Pope Benedict I
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|Papacy began||2 June 575|
|Papacy ended||30 July 579|
|Born||Rome, Eastern Roman Empire|
|Died||30 July 579 (aged 54)|
Rome, Eastern Roman Empire
|Other popes named Benedict|
Benedict was the son of a man named Bonifacius, and was called Bonosus by the Greeks. The ravages of the Lombards rendered it very difficult to communicate with the Byzantine Emperor at Constantinople, who claimed the privilege of confirming the election of the popes. Hence there was a vacancy of nearly eleven months between the death of Pope John III and the arrival of the imperial confirmation of Benedict's election on 2 June 575.
Benedict granted an estate, the Massa Veneris, in the territory of Minturnae, to Abbot Stephen of St. Mark's "near the walls of Spoleto" (St. Gregory I, Ep. ix, 87, I. al. 30). Famine followed the devastating Lombards, and from the few words the Liber Pontificalis has about Benedict, we gather that he died in the midst of his efforts to cope with these difficulties. He was buried in the vestibule of the sacristy of the old Basilica of St. Peter. In a ceremony held in December, he ordained fifteen priests and three deacons and consecrated twenty-one bishops.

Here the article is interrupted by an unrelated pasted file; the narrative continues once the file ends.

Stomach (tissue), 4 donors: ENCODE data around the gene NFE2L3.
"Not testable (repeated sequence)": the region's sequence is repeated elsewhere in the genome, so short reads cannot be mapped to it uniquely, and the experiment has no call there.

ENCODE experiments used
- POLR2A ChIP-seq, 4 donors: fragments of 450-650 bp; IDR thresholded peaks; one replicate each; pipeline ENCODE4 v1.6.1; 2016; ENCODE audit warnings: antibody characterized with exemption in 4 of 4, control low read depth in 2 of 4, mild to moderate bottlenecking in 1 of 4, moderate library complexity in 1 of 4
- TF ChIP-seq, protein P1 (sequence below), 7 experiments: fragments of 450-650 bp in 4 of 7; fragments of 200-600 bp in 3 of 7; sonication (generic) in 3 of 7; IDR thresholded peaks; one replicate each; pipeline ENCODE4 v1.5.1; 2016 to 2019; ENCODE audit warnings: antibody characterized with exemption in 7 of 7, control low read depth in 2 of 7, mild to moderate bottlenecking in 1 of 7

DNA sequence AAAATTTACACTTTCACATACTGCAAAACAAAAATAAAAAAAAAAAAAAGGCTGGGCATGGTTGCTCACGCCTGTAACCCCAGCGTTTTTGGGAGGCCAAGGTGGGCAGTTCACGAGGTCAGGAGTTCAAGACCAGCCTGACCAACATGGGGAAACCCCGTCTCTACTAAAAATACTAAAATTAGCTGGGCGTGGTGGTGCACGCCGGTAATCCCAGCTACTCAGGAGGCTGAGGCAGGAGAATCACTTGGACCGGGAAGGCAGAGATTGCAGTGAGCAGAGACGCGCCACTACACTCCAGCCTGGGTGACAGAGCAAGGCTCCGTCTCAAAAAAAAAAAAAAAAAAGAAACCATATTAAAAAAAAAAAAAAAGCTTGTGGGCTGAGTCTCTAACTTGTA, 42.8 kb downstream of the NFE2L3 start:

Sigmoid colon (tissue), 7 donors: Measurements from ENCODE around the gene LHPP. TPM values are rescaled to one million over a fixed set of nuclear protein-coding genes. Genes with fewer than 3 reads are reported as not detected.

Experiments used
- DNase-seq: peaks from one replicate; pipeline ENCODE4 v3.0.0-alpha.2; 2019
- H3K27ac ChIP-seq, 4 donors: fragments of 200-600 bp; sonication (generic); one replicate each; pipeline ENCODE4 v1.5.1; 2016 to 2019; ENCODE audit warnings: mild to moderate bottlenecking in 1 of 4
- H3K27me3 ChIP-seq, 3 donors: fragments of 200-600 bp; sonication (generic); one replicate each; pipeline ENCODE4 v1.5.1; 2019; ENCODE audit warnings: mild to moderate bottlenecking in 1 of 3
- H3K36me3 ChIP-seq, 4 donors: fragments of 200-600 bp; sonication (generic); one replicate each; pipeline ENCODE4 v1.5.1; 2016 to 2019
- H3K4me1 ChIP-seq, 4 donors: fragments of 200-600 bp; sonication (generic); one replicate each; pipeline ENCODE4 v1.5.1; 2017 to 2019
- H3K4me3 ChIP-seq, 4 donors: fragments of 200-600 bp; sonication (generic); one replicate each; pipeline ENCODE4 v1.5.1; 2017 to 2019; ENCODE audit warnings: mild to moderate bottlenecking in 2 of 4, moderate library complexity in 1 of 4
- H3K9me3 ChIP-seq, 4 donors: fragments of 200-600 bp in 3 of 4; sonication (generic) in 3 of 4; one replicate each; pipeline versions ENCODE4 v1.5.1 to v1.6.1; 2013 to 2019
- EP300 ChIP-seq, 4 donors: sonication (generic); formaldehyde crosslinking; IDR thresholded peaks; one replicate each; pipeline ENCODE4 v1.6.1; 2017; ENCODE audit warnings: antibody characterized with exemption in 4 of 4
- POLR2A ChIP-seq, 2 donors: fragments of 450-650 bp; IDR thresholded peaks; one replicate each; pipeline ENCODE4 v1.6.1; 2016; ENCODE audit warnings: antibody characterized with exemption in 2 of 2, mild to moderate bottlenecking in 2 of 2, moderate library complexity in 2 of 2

Few of the records of transactions outside Rome that could help us understand the history of this Papacy survive from Benedict's reign, and because of the disruptions caused by the Lombards in Italy, perhaps few ever existed.
Popes named Benedict
As of 2017[update] there have been 15 Popes named Benedict (not including Benedict X), as well as at least three Antipopes by that name. Some such namings may commemorate this obscure pontiff, but most Popes choosing the name Benedict take their regnal name from Saint Benedict of Nursia (480-543), the founder of the Benedictine monastic movement. In particular, Pope Benedict XVI stated after his election that he was inspired by Pope Benedict XV (in office 1914-1922), who led the Church through the chaos of World War I, and by Saint Benedict of Nursia.
- One or more of the preceding sentences incorporates text from a publication now in the public domain: Mann, Horace K. (1907). . In Herbermann, Charles (ed.). Catholic Encyclopedia. 2. New York: Robert Appleton.
- "Pope tells why he chose the name of "Benedict XVI", Catholic News Agency
- Chisholm, Hugh, ed. (1911). Encyclopædia Britannica (11th ed.). Cambridge University Press. .
|Catholic Church titles|